Instead we abstract the notion of cardinal, we assign a certain set, using Scott's trick, to the equivalence class (proper class) of sets under equipollence. We then proceed to calculate addition and multiplication and so on, based on picking an arbitrary representatives from two classes, and showing that we can find a set with the wanted properties defined from those.

Here we can do the same thing. If $\{(G_i,\cdot_i)\mid i\in I\}$ is a set of groups which are pairwise isomorphic then we can say that they define a group $G$ which is abstract. In order to do some calculation in $G$ you pick an arbitrary $G_i$ to do the calculation in, and use the fact that there is an isomorphism between every two, so the result doesn't matter.

In some sense, this group is "pointless", and we only interested in knowing that it is isomorphic to those $G_i$'s, not what its points are. If you have two "pointless groups", $G$ and $H$ their product can be defined as the set $\{G_i\times H_j\mid i\in I,j\in J\}$ (where $\{ H_j\mid j\in J\}$ correspond to $H$, of course).

And just like in cardinal arithmetic over $\sf ZF$, if you already know that every group can be represented as a "pointless group", then you can just pick two representatives and consider the pointless group representing the product of these two groups. Of course, using Scott's trick you can define canonical pointless groups like that.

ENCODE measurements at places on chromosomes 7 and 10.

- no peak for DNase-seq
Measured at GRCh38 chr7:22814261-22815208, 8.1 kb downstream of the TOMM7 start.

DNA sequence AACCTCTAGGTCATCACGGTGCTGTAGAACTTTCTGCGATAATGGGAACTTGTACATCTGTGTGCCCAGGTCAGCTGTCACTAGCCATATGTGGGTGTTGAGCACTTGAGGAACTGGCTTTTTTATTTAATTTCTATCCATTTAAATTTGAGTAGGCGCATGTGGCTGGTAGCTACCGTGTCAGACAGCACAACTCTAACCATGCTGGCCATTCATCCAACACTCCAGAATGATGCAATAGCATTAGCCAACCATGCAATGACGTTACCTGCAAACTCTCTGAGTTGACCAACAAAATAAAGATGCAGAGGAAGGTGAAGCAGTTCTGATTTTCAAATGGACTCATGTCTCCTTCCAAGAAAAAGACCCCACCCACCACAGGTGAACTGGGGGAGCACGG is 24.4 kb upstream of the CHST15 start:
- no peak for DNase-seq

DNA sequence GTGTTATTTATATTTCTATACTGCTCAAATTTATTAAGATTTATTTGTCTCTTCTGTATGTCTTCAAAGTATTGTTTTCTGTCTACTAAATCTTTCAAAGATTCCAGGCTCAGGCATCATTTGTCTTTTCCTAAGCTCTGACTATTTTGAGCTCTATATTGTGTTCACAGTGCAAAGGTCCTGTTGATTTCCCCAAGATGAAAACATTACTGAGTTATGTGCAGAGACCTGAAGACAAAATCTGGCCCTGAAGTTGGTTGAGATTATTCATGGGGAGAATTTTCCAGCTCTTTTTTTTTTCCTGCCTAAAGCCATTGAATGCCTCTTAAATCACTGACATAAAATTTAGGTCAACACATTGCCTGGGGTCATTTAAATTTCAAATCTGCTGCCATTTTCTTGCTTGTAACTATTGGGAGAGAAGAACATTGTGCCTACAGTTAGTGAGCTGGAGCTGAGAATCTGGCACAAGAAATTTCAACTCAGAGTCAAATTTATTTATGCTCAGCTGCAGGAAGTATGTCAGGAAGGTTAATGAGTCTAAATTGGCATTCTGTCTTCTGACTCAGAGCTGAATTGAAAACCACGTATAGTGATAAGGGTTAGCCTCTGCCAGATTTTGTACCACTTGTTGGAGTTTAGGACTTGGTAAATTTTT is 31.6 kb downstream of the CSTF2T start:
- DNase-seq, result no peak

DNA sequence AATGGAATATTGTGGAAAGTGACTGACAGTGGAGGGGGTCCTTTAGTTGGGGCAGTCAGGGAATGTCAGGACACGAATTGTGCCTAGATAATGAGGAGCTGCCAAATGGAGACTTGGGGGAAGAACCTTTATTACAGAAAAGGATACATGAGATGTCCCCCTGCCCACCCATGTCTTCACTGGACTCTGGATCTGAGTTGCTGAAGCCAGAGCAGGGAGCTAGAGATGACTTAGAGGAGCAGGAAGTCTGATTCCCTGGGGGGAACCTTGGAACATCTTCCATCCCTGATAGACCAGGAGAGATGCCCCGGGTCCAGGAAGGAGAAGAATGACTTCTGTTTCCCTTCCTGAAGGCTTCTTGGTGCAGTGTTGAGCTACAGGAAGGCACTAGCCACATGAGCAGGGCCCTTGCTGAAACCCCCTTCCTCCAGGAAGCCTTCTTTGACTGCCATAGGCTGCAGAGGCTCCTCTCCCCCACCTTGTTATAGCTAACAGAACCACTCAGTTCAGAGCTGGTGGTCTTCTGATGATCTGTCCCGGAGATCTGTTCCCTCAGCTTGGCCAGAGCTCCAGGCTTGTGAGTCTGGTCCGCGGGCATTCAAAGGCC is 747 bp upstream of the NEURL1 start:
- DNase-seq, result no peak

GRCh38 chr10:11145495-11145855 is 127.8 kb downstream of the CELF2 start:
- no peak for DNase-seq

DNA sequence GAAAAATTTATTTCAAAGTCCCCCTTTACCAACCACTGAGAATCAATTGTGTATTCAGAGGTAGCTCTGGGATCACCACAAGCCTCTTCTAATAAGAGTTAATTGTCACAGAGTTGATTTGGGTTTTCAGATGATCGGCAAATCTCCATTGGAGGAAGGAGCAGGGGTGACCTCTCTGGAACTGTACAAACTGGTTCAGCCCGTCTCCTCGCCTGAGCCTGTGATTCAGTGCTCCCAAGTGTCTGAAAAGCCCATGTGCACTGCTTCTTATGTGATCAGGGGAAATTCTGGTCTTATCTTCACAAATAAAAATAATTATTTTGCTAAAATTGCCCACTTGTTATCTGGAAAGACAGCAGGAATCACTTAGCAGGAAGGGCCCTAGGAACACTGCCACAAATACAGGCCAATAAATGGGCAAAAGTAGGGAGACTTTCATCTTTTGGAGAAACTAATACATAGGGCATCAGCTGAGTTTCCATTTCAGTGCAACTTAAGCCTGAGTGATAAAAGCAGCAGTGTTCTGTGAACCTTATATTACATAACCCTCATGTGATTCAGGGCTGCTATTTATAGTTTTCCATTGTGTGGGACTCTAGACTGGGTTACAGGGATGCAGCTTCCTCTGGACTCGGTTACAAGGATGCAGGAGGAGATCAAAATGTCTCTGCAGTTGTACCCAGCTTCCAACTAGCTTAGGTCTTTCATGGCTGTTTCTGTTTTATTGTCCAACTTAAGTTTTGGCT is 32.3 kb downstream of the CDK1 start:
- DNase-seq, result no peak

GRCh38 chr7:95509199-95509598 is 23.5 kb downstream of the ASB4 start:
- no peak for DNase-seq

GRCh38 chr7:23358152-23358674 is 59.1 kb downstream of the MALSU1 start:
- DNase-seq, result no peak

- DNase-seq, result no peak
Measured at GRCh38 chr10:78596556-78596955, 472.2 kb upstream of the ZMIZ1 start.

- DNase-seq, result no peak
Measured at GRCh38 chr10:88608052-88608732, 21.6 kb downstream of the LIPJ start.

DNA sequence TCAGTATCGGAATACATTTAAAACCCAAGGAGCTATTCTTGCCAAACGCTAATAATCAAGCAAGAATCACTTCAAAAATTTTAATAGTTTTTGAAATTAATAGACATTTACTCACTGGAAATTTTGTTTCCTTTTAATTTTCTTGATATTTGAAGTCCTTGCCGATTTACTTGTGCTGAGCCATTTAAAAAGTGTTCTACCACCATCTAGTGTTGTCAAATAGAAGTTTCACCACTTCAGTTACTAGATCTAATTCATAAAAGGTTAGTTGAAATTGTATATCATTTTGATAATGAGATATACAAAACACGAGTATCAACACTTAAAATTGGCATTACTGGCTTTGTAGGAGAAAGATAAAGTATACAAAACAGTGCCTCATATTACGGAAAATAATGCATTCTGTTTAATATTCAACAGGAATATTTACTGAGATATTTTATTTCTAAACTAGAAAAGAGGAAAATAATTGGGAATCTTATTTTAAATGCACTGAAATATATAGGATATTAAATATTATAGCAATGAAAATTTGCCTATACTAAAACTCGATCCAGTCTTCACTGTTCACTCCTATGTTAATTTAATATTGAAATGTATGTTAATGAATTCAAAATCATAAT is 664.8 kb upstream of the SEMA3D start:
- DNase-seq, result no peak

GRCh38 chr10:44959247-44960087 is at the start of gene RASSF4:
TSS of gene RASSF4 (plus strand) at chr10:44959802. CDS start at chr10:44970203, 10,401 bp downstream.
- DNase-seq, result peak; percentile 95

• $\begingroup$ I'd be happy to hear a verbal criticism as well! $\endgroup$ – Asaf Karagila Mar 16 '15 at 8:27
  • $\begingroup$ I see now what you mean by "an answer I may or may not be fond of". I wonder whether it is possible to prove that my construction is impossible, possibly by using the fact that it would have to be permutation-invariant under permutations of $I$ to extract explicit isomorphisms between the $G_i$. $\endgroup$ – Mario Carneiro Mar 16 '15 at 8:27
  • $\begingroup$ Mario, there are categories which are not concrete, and we cannot have this sort of choice of representative even if we wanted. This is not a big deal, here you just abstract the choice of representative to the meta-language and claim that it doesn't really matter for any useful purpose. It works for cardinal arithmetic without choice quite well. $\endgroup$ – Asaf Karagila Mar 16 '15 at 8:29
  • $\begingroup$ I know, but it tends to make for a lot of meta-mathematical hoops to jump through and makes formalization a pain in general, so I like to avoid it when possible, and I was hoping that $\sf Grp$ might admit such a counstruction. Your answer was well written, though (even if it has to take the disappointing negative stance). +1 $\endgroup$ – Mario Carneiro Mar 16 '15 at 8:32
  • $\begingroup$ Well, for this you just really need global choice, to choose one from each class. It's probably equivalent to global choice, too. $\endgroup$ – Asaf Karagila Mar 16 '15 at 8:33